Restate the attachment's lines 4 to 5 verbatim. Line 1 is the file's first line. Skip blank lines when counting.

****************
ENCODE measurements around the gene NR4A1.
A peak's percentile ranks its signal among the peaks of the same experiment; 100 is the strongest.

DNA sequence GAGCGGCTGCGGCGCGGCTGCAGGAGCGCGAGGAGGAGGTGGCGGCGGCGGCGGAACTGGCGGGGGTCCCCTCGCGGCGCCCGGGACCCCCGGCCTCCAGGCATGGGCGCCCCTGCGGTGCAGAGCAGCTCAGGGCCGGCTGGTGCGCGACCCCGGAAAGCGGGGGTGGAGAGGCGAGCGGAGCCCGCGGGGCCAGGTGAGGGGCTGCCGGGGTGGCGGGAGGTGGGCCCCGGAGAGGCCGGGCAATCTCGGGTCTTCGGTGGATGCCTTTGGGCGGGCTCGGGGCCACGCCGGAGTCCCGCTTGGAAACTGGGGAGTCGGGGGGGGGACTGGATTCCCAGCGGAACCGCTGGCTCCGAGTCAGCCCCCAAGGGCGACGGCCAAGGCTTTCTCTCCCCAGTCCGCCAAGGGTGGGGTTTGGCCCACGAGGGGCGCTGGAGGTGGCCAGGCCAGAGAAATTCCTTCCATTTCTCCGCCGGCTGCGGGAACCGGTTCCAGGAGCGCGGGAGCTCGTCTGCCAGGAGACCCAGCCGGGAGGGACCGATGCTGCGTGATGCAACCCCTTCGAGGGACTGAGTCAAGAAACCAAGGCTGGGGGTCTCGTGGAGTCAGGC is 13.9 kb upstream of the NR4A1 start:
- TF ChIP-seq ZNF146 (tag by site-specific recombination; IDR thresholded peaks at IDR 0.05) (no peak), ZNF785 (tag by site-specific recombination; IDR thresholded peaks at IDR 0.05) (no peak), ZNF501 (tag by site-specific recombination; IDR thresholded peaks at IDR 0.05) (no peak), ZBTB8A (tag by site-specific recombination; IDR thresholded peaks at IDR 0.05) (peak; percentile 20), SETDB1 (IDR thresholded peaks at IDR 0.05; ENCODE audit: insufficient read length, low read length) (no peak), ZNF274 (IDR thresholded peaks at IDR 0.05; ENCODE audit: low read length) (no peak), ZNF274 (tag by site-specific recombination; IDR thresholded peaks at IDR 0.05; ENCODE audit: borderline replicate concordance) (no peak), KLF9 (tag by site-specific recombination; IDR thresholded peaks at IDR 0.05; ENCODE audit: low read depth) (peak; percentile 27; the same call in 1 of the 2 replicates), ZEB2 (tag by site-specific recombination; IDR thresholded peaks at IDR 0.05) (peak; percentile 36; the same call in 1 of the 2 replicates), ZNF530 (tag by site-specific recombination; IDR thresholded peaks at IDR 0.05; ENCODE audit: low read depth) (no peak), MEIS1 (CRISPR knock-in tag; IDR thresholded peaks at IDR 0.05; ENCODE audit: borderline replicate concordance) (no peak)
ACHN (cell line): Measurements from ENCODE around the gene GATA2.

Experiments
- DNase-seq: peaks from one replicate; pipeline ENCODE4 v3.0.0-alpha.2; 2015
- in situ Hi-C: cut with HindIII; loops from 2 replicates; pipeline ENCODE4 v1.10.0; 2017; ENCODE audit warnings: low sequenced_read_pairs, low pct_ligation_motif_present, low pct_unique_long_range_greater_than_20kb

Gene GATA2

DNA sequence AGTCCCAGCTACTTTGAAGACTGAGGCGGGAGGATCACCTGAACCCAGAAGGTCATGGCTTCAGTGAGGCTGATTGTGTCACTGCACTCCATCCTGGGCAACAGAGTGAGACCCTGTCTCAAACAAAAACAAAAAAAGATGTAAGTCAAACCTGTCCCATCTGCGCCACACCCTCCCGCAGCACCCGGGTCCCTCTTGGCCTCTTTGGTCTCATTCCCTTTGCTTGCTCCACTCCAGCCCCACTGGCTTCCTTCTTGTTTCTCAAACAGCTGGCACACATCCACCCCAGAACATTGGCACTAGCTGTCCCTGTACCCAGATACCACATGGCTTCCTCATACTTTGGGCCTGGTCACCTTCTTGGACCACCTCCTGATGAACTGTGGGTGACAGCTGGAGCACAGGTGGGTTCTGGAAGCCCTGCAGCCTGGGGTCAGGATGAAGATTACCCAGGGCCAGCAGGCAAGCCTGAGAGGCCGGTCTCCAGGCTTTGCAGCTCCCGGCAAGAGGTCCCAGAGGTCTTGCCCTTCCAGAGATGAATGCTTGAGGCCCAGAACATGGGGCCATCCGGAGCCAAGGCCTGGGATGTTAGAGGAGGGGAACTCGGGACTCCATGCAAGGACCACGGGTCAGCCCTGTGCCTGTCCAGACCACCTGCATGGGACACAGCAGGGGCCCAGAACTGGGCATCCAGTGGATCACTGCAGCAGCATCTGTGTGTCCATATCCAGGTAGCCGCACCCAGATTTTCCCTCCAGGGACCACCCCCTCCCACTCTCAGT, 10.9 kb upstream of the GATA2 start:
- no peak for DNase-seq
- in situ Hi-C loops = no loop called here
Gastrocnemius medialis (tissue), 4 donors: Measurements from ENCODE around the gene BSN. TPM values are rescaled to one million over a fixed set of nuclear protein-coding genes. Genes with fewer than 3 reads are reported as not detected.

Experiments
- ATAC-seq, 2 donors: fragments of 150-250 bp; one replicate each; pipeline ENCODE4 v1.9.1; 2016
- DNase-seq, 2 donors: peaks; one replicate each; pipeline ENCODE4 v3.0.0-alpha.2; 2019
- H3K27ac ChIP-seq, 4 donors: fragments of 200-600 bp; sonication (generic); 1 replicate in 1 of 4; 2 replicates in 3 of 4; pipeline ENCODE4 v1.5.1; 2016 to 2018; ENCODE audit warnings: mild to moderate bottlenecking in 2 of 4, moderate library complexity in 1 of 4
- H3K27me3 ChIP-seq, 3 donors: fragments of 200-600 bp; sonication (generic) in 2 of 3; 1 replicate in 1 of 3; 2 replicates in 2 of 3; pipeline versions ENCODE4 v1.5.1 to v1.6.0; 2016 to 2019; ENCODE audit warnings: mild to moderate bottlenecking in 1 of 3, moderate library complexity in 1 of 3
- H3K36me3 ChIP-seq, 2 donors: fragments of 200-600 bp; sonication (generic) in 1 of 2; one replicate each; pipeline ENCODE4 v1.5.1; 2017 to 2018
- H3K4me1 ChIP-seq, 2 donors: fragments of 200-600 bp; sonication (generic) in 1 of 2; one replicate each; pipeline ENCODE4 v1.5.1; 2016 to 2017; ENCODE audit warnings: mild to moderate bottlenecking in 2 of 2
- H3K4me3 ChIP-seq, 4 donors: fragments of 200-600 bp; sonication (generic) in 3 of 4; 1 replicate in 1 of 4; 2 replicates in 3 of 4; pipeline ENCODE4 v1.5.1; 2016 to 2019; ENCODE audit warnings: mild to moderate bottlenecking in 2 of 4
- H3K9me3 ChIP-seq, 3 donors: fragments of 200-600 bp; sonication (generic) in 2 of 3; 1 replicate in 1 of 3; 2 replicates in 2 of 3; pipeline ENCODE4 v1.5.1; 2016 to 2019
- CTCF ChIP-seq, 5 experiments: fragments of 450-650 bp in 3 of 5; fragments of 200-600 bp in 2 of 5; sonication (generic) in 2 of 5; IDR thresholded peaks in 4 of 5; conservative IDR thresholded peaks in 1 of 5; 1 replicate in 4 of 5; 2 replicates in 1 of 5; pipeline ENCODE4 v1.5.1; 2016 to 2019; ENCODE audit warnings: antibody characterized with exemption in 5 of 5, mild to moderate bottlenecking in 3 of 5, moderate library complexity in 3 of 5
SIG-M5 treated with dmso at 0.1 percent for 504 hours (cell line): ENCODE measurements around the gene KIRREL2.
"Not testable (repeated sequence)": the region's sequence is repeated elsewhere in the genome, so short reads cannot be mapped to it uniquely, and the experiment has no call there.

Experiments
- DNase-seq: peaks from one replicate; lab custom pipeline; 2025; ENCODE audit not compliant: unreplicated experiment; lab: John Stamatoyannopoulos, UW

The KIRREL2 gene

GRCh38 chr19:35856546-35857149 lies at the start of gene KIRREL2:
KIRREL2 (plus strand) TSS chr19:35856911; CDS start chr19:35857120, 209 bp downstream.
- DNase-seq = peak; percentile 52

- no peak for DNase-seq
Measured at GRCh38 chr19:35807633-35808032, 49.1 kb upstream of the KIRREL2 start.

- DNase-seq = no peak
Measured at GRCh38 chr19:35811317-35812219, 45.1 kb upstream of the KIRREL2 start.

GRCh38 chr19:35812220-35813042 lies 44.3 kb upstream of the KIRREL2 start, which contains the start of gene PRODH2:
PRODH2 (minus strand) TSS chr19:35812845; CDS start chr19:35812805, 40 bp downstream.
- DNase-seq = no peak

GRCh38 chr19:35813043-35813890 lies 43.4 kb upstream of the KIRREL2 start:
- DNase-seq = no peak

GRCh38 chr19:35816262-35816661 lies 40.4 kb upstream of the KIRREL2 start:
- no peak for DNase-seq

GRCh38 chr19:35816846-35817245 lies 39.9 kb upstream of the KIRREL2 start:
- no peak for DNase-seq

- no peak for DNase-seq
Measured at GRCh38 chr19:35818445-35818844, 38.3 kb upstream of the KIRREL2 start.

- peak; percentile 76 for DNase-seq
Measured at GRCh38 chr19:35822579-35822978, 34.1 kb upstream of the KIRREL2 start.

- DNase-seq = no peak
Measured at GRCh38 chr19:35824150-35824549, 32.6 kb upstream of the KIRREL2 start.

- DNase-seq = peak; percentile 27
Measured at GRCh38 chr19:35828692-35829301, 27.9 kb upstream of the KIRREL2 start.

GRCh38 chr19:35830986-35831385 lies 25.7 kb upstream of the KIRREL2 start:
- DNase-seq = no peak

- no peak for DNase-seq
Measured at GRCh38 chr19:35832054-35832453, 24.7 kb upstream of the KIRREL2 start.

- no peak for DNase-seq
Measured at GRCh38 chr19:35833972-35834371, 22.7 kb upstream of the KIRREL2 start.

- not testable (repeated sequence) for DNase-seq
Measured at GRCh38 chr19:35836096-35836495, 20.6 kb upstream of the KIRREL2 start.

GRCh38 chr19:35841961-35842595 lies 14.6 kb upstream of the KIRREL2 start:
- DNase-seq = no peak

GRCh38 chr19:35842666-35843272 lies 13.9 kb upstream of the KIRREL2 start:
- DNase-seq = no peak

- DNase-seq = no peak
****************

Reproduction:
- TF ChIP-seq ZNF146 (tag by site-specific recombination; IDR thresholded peaks at IDR 0.05) (no peak), ZNF785 (tag by site-specific recombination; IDR thresholded peaks at IDR 0.05) (no peak), ZNF501 (tag by site-specific recombination; IDR thresholded peaks at IDR 0.05) (no peak), ZBTB8A (tag by site-specific recombination; IDR thresholded peaks at IDR 0.05) (peak; percentile 20), SETDB1 (IDR thresholded peaks at IDR 0.05; ENCODE audit: insufficient read length, low read length) (no peak), ZNF274 (IDR thresholded peaks at IDR 0.05; ENCODE audit: low read length) (no peak), ZNF274 (tag by site-specific recombination; IDR thresholded peaks at IDR 0.05; ENCODE audit: borderline replicate concordance) (no peak), KLF9 (tag by site-specific recombination; IDR thresholded peaks at IDR 0.05; ENCODE audit: low read depth) (peak; percentile 27; the same call in 1 of the 2 replicates), ZEB2 (tag by site-specific recombination; IDR thresholded peaks at IDR 0.05) (peak; percentile 36; the same call in 1 of the 2 replicates), ZNF530 (tag by site-specific recombination; IDR thresholded peaks at IDR 0.05; ENCODE audit: low read depth) (no peak), MEIS1 (CRISPR knock-in tag; IDR thresholded peaks at IDR 0.05; ENCODE audit: borderline replicate concordance) (no peak)
ACHN (cell line): Measurements from ENCODE around the gene GATA2.